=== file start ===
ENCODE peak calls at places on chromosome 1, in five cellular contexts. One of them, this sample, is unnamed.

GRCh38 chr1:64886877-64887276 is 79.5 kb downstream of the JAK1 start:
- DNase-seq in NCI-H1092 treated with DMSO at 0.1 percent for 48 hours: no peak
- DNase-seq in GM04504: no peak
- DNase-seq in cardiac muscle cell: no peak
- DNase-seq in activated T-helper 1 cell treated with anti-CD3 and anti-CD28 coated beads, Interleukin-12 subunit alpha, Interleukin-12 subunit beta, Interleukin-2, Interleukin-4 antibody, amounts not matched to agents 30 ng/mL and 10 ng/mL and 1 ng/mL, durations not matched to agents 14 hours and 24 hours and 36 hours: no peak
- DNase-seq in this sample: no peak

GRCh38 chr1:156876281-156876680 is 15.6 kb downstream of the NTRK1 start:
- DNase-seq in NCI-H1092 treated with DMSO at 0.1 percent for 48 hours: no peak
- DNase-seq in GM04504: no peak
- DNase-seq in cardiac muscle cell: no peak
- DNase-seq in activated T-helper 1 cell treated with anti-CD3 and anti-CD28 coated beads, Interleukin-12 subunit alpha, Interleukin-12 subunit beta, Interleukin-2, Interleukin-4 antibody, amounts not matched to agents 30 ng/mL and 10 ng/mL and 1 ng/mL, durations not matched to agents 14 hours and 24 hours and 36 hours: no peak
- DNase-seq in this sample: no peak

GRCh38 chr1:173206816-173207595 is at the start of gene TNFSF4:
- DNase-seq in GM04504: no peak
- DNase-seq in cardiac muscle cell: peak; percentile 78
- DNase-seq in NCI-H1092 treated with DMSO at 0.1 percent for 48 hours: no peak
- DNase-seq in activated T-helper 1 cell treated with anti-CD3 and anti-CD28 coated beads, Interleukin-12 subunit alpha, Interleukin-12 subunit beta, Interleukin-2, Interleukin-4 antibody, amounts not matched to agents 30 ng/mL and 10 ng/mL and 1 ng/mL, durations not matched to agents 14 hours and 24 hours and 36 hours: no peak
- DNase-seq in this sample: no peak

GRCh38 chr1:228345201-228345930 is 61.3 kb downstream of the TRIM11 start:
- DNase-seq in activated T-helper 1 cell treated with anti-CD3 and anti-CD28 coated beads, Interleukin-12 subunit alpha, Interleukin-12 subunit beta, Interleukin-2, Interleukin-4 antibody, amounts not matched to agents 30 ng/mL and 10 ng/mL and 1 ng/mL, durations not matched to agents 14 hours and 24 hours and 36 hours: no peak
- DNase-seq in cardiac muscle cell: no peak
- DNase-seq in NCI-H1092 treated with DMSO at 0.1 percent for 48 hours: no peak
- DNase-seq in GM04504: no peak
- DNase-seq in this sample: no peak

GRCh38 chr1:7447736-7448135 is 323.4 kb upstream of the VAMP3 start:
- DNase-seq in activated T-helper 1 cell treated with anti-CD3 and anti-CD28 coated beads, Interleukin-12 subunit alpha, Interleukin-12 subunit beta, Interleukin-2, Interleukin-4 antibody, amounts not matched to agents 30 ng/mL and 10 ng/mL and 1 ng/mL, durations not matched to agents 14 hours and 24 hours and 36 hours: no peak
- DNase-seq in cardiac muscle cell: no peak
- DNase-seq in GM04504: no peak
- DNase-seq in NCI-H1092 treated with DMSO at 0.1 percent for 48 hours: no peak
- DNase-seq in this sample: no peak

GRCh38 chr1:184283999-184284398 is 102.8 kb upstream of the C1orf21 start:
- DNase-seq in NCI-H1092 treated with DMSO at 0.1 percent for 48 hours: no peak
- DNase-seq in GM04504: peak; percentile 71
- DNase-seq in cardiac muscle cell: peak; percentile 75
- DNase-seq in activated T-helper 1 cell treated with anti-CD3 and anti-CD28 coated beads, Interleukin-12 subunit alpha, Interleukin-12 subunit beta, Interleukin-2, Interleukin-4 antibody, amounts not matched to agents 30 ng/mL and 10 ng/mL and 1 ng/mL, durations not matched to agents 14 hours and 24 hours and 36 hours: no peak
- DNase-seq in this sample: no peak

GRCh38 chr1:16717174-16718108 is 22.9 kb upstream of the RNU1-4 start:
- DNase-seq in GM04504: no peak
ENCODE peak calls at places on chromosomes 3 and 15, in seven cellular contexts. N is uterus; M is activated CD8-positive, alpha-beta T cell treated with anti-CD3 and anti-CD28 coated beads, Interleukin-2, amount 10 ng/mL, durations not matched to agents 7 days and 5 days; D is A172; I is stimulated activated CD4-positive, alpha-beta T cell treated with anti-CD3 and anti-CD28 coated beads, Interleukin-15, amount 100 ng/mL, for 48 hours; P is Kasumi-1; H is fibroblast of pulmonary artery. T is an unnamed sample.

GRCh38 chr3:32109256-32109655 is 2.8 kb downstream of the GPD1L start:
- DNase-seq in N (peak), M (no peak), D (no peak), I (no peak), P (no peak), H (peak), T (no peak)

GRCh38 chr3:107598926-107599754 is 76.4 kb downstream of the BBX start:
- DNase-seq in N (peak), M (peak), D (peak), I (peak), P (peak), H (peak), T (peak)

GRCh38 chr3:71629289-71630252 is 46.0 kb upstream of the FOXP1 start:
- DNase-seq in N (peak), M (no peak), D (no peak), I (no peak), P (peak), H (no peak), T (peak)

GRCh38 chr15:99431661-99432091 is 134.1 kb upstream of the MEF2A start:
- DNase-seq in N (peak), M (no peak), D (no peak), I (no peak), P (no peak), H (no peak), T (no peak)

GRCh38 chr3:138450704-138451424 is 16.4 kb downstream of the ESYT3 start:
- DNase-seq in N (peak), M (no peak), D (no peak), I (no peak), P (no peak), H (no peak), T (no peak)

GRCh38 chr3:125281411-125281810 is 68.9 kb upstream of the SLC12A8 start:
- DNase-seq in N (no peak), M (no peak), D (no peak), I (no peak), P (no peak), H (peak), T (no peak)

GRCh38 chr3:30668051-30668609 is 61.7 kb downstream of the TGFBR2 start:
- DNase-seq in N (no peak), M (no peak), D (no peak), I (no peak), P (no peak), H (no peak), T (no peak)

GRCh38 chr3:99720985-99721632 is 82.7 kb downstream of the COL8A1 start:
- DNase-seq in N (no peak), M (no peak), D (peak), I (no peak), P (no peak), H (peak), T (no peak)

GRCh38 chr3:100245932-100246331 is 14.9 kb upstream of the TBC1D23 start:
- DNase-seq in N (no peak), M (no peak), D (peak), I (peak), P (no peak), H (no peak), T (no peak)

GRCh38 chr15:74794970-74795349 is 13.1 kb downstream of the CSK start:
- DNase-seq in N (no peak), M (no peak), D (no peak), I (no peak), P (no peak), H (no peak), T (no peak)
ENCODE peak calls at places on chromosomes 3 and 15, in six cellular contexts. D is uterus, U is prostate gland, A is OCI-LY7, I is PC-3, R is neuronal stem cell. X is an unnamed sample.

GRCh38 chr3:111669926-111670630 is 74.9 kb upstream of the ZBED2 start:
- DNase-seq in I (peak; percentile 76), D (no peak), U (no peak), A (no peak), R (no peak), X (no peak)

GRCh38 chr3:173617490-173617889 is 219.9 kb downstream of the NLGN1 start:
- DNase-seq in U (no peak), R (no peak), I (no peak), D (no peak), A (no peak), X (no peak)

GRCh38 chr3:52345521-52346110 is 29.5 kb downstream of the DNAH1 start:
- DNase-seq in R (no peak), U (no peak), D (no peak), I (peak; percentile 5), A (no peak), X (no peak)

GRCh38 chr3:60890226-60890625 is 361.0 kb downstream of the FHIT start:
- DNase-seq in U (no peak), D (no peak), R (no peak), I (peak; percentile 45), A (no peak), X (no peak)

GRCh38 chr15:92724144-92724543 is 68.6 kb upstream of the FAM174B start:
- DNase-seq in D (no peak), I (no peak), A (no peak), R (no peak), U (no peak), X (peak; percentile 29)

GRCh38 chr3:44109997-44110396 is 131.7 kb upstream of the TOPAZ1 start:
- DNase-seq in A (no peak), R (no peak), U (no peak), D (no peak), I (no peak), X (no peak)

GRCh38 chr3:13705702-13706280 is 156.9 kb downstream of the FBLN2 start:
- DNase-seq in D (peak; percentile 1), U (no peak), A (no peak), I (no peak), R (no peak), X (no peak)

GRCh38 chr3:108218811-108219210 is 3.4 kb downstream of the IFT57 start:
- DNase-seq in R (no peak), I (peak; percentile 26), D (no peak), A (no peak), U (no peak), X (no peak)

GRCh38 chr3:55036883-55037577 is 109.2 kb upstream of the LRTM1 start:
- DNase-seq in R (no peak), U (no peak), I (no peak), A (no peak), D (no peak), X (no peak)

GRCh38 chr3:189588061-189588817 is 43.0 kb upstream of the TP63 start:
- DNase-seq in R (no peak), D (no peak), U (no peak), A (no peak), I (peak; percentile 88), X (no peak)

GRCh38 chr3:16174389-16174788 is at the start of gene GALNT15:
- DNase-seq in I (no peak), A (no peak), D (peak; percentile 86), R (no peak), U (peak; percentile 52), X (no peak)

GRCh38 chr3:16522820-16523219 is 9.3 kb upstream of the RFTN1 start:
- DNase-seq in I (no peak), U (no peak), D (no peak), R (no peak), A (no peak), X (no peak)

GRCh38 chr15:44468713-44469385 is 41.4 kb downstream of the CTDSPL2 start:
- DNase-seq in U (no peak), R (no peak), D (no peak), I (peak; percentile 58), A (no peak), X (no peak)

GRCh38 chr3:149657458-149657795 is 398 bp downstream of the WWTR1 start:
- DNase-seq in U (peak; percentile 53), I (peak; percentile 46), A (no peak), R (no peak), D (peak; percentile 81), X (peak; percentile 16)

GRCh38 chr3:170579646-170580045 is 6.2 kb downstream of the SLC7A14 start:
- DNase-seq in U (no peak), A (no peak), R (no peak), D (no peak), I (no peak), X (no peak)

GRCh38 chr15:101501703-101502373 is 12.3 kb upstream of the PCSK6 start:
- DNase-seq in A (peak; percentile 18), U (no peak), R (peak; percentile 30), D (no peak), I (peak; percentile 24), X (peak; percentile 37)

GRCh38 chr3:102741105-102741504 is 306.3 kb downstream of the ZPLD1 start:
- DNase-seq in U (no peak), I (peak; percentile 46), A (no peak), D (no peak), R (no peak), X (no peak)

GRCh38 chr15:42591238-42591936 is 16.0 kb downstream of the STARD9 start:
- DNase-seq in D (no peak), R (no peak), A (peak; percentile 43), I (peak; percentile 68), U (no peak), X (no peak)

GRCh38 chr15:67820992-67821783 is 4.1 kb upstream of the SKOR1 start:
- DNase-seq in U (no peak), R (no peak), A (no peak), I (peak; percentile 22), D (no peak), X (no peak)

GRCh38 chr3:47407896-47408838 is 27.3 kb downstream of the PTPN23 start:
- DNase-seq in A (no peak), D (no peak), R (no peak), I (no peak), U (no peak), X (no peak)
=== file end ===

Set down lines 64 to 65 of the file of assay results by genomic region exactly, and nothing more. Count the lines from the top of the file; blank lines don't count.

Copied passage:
GRCh38 chr3:173617490-173617889 is 219.9 kb downstream of the NLGN1 start:
- DNase-seq in U (no peak), R (no peak), I (no peak), D (no peak), A (no peak), X (no peak)